On my Linkedin there is a whole group of us talking about how the legal system has hijacked it at some level. So what happens is that I don’t do settlement conferences, I do mediation. So that if you come to me you are getting an open, fair, and transparent process. I’m not invested in any way shape or form in either of the parties and I am definitely not invested in the outcome. Mediation is all about them mediator controlling the process of the mediation and the participants controlling the outcome. So whatever decisions they make they make based on who they are and their lifes and what they know they can live with. Its needs based. It is not, you know, based on greed or financial whatever, it is basically a needs based process. What can you live with, what do you need in order to survive?


If you could go back in time, what’s the one piece of advice you’d give yourself?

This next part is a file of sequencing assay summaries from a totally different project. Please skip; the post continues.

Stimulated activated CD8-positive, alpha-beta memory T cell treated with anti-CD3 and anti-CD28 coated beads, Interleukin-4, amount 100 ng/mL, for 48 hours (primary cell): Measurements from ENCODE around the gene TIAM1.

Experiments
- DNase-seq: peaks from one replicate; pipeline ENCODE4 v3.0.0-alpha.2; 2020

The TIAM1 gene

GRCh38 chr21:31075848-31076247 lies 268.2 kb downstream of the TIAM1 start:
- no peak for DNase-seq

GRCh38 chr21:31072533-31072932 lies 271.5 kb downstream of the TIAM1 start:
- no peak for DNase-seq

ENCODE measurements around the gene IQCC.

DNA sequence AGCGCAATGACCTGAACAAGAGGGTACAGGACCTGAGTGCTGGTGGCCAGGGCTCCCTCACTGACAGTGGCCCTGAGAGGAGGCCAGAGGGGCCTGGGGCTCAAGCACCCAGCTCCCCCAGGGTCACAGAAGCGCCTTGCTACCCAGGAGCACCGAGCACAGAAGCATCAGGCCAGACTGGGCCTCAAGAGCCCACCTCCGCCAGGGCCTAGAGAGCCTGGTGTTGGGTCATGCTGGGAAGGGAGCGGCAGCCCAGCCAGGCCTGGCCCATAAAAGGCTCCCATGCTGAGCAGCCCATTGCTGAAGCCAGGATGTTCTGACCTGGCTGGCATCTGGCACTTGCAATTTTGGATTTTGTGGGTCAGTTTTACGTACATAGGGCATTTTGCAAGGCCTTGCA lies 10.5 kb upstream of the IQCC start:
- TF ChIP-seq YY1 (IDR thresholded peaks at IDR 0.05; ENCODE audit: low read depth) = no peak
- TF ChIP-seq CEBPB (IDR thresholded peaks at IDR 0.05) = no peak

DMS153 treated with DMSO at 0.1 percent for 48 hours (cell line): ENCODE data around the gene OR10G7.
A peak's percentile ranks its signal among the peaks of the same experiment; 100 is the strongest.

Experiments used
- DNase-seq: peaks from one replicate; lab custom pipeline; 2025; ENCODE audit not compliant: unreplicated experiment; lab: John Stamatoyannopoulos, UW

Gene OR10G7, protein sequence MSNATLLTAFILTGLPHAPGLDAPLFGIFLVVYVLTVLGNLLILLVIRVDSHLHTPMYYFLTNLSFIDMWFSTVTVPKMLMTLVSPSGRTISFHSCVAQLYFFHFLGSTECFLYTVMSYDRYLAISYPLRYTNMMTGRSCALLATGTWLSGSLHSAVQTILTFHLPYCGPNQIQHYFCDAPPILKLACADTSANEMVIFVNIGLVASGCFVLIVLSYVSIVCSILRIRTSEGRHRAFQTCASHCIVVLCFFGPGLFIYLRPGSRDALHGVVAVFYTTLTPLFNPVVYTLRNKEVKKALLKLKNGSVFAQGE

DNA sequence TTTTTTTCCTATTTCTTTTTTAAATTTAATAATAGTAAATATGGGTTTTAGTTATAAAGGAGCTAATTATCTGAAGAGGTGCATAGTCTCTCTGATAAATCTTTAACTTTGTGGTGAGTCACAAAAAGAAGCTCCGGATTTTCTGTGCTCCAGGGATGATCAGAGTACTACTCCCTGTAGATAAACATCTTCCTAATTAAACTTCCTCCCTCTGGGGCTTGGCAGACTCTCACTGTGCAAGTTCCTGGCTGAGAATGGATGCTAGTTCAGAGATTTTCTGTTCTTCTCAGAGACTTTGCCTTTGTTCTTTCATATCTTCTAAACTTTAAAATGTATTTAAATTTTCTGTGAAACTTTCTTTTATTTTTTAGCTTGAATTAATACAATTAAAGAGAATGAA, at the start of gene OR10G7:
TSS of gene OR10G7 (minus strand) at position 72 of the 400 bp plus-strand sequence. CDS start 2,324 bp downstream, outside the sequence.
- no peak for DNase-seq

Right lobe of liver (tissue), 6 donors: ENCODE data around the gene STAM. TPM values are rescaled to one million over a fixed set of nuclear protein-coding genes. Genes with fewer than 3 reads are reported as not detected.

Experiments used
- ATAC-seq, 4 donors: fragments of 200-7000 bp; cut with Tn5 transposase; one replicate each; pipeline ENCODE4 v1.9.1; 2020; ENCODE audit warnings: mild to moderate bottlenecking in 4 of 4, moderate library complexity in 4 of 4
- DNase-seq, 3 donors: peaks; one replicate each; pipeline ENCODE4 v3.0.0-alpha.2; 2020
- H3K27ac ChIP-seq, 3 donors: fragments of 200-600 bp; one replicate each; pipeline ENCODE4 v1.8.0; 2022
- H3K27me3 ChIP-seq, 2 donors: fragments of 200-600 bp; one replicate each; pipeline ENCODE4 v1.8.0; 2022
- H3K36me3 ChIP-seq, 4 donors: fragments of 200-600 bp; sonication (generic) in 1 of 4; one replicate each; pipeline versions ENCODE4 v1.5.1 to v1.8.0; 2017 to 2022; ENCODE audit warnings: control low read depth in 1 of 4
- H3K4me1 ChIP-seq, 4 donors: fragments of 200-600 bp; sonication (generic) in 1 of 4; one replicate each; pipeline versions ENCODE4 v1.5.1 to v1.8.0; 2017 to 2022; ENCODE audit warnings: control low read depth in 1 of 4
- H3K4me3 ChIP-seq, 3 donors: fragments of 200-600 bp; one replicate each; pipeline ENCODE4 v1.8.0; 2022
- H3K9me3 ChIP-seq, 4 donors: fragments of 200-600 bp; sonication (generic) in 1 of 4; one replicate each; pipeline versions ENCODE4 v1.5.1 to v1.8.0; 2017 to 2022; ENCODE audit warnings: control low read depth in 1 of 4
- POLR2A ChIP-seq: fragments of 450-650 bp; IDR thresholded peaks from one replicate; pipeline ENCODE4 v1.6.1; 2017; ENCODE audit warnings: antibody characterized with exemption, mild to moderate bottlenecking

When you are in conflict, to figure out a way, and I teach this in the communication workshop that I do, figure out a way to back yourself up, take the responsibility to say to the other person hold on wait a second I need to think about this cause it sounds like we are really invested in this topic and I would really like to have some time to process it. Cause I don’t process things really super fast on the spot, like it gets said and a second later I’ve got my statement you know? There are times in my life where I wish I had taken that step back and said okay wait a minute Kate, think about this for a minute, tell this individual that you care about them and you really want to work through this with them but you need some time to think about what your next steps are going to be. Ask them if it’s okay if you meet another day or another time and resume the conversation when we’ve both had an opportunity to think about what are our individual goals in this conversation. What do we each need to get out this, what can we get out of it, what can we live with getting out of this conversation. Rather than continuing to stand there and fight with them.